Wednesday, 31 August 2016

Adders have right of way

I had to stop to let this adder cross the track between the 8th and 10th holes this afternoon.  It's about 60cm long.

Thursday, 18 August 2016


During the current dry and sunny spell there are very large numbers of butterflies and dragonflies present on the course, particularly in areas sheltered from the wind.  The buddleia bushes behind the practice shelter have been alive with butterflies and other insects at times and in the rough grassland Meadow Brown and Gatekeeper butterflies are present in large numbers.  In sunny glades in the woodland look out for Speckled Wood butterflies, these are the only British butterfly that can overwinter as either a caterpillar or a chrysalis, which gives them a very long flight season.

Male Common Blue

Painted Lady

Small Tortoiseshell

Speckled Wood

Wednesday, 17 August 2016

Course work update

The current dry spell and subsequent reduced mowing frequency has given us a little more time to get on with other work.  We've been topping up sand in the bunkers over the last couple of weeks and we've almost finished, so we're probably due a few dry and windy days to blow the sand away again!
Topping up bunker sand

We've also been trying out our new 'Tree Popper' tool.  This is very effective for pulling up saplings, roots and all, and can cope with trees much bigger than the broom in the picture below.  Tree and scrub control is a vital part of our course management programme,  Neglecting this work would see the heathland develop into woodland in a few years.

Antony in Tree Popper action

Some of the rough areas out of play have been cut.  Our long term aim is to develop wispy, dry acid grassland in these areas but the work we do depends on what vegetation is present and what stage in the process we've reached.  The starting point is usually deep and dense bracken which we weaken by a combination of mowing and rolling.   After a couple of years of this we are able to spray with Asulox which will usually clear out the remaining bracken over a further year or two.  Once the bracken has gone we fine down the grasses by removing the cuttings when we mow.  We may cut up to twice per year in the early stages but as the process progresses the frequency drops until mowing is only required once every three or four years.  In the photo below we're mowing an area of bracken that is swallowing up regenerating heather left of the 11th hole.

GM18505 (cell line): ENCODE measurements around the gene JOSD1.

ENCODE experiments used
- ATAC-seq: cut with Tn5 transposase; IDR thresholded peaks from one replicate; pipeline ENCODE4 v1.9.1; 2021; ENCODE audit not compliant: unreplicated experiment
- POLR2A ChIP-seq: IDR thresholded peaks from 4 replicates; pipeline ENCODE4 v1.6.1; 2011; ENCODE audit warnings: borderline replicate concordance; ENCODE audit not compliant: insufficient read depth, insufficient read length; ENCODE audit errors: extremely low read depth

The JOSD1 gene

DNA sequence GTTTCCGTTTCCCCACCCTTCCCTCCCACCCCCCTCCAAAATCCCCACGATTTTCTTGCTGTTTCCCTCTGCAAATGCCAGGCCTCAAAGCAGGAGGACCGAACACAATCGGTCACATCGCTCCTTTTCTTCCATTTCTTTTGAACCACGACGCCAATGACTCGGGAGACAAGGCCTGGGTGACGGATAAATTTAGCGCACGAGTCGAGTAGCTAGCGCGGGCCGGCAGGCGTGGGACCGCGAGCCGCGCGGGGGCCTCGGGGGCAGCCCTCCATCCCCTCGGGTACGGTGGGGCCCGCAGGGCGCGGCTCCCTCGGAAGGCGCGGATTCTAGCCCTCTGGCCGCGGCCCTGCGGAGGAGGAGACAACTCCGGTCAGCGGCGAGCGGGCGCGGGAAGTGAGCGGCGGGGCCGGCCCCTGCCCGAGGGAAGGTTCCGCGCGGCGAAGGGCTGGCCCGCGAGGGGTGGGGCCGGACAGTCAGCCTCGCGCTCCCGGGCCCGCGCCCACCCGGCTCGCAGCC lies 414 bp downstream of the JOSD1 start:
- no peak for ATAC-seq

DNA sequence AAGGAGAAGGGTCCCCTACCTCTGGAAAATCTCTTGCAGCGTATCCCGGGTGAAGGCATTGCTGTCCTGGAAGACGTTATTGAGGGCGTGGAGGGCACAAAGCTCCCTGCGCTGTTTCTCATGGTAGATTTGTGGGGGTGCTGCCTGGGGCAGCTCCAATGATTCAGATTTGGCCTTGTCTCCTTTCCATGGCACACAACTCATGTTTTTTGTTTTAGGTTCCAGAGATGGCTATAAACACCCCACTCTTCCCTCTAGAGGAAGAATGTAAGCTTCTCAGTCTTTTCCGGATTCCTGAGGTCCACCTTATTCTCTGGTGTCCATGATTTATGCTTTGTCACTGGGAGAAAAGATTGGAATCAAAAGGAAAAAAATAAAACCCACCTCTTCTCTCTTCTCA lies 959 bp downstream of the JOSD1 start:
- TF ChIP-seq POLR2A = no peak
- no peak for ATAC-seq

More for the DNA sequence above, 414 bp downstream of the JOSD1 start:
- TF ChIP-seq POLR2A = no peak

Heather regeneration left of the 11th hole

Wednesday, 10 August 2016

Green speed - 13ft 4in

After a couple of wet summers we've recently had the first opportunity for a while to dry the greens out properly.  We do this to stress out some of the weed grasses but also because our greens perform at their best when they are dry.  The breezy spell over the last few days meant that no dew formed overnight and the greens started the day dry.  This resulted in the green speed reaching 13ft 4in on a cutting height of 5mm.  Whilst greens of this speed have some novelty value and some players enjoyed them immensely, others found them far too difficult.  It's worth noting that we never actively manage the greens to get the speed into this range, the speed comes as a result of a combination of grass species composition and very dry conditions.  For the first 10 days of August green speeds have averaged just over 11ft.  Anything much above 11ft severely limits pin placement options on our undulating greens and 13ft probably represents the upper limit for playability. Irrigation overnight has settled the greens down to a much more manageable and sensible speed of just over 10ft.

Friday, 5 August 2016

Weather summary for July

July was one degree warmer than our long term average at  18.0°. The lowest temperature was 9.8° on the 14th and the highest 28.0° on the 17th.  The rainfall total was 27.4mm, well below the average of 46.3mm.  Although the rainfall figure was low, what rain we had was nicely spaced through the month so hardly any irrigation was needed.  This has been the pattern throughout the spring and early summer so we still haven't irrigated the fairways at all this year.